Scandals aside, Lending Club has been doing well in the area that mattered — borrowers were paying back their loans.
But a new report from the Wall Street Journal indicates that chargeoff rates at Lending Club are up 38% since 2013. This is troubling because credit card default rates decreased over the same period. They now stand at 3.2%, down from 3.8% in 2013.
Gross chargeoffs on Lending Club’s lower-rated loans one year after issuance reached 6.3% in 2016, up from 4.6% in 2013. Lending Club’s higher-rated loans performed better, with chargeoffs climbing to 1.51% from 1.46%, Lending Club said in a May presentation. It is worth noting, as Lending Club points out, that the lower-rated loans comprise just 25% of total loan volume. the other 75% are naturally higher rated.
This declining performance has cast doubt over Lending Club’s underwriting, which has de-emphasized staples of traditional lending such as income verification. In the first quarter of 2016, Lending Club verified actual income for just 27% of loans, down from 49% in 2013. But in 2012 Lending Club revealed data showing income verification was not a reliable indicator of a borrower’s performance. More loans based on verified income went bad — 12% — than loans with no income verification — 7%.
Lending Club built its business making unsecured personal loans at relatively high interest rates to customers banks wouldn’t — or couldn’t — lend to. On the other side, loans were funded by investors, then sold. The company’s CEO resigned suddenly in May when it emerged he had violated company policies, apparently to boost loan volume.
Prosper Marketplace, which like Lending Club makes unsecured personal loans, has also seen loan quality degrade. In May, the company reported that 4.2% of the principal it loaned since the first quarter of 2015 had been charged off, up from 3.0% and 3.8% a year previously.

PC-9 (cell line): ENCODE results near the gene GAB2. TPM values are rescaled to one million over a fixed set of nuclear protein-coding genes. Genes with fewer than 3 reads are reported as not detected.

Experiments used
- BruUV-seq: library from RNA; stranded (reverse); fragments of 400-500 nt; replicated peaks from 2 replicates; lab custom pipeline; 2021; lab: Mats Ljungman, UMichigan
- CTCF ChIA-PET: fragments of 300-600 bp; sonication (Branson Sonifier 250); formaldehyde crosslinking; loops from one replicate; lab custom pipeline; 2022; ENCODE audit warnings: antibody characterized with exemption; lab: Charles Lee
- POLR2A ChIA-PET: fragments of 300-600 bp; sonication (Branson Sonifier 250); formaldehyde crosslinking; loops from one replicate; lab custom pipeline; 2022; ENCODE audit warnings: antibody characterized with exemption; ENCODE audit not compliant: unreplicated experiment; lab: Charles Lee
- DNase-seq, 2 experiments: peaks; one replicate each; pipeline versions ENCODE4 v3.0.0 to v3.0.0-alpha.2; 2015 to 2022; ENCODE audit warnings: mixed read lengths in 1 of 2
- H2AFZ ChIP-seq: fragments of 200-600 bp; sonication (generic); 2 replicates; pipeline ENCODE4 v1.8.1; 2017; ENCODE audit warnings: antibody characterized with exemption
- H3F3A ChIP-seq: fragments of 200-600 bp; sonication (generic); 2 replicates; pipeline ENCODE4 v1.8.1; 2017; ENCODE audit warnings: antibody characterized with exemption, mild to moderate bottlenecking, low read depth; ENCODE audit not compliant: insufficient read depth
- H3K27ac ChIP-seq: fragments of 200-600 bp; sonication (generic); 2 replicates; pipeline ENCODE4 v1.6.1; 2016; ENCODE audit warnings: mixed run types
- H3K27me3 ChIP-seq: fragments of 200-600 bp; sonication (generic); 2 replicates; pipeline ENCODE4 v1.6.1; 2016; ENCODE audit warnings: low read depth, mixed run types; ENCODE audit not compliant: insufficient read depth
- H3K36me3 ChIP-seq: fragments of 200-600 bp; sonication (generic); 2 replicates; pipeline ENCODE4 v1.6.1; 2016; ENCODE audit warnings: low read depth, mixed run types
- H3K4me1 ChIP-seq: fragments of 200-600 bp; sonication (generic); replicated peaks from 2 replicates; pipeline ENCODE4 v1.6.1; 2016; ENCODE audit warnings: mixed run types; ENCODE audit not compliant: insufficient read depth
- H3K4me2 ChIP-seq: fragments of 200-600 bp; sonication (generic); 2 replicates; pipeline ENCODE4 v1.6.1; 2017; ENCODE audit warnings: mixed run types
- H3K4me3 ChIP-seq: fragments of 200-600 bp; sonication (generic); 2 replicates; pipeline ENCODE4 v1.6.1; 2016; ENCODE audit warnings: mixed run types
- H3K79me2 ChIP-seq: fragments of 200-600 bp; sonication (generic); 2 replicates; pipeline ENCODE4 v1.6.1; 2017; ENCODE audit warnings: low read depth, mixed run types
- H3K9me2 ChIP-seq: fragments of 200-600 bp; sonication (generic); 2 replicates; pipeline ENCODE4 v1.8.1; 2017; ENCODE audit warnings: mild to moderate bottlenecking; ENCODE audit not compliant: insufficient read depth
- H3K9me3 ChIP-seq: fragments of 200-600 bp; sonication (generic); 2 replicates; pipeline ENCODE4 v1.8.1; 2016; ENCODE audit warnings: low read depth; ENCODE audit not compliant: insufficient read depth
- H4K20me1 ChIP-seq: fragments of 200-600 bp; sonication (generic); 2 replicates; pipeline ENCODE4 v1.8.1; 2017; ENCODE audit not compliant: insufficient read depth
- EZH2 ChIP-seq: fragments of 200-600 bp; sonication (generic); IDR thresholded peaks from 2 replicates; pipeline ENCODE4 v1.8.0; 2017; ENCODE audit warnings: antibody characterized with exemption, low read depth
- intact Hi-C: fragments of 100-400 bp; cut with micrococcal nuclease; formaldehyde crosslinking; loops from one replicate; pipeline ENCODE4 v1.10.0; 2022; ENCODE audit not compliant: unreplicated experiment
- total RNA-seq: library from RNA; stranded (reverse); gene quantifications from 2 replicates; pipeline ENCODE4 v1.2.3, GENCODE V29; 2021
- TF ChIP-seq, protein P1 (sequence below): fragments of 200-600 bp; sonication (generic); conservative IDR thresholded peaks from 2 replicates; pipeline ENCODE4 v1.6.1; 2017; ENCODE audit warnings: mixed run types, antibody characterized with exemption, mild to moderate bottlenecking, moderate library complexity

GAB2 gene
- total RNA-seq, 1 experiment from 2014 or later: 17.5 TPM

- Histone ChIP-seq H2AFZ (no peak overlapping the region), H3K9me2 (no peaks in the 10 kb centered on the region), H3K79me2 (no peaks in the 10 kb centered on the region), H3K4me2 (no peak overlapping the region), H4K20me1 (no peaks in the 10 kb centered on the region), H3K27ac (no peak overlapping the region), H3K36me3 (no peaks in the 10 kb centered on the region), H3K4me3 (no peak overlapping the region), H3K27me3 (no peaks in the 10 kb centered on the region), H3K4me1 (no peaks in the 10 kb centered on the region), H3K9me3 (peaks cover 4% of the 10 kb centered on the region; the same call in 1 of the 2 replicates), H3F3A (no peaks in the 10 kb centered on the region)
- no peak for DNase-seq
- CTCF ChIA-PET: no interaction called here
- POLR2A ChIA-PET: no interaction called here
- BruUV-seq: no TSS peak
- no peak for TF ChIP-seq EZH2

Overall it is an ominous time for alternative lenders. The economic climate does not appear favorable, and regulators are showing an increased interest in online loans. Both Lending Club and Prosper have increased rates to satisfy investors. Lending Club also tightened credit guidelines in an effort to improve borrower qualify, a spokesman for the company told Bank Innovation.
One investor, in any case, remains pleased with the company:
Say what you will about LendingClub, I have few other investments earning 11.43%… pic.twitter.com/wVBACXIBX5
— John Waupsh (@waupsh) July 2, 2016
Denise Valentine, senior analyst and consultant with Aite Group, suggested that it may be largely a matter of perception rather than fundamentals that is troubling Lending Club.
“Lending Club is in a very sensitive position,” she told Bank Innovation. “Anything that is said that might be perceived as a negative could compound their problems. There could be some truth to what they’re saying, but it almost doesn’t matter.”
But the alternative lending industry may ultimately benefit from the past few months’ growing pains, severe as they were, Valentine said. “There will be repercussions from what has transpired, and that will transform this industry.”
This post was slightly updated following feedback from Lending Club after publication.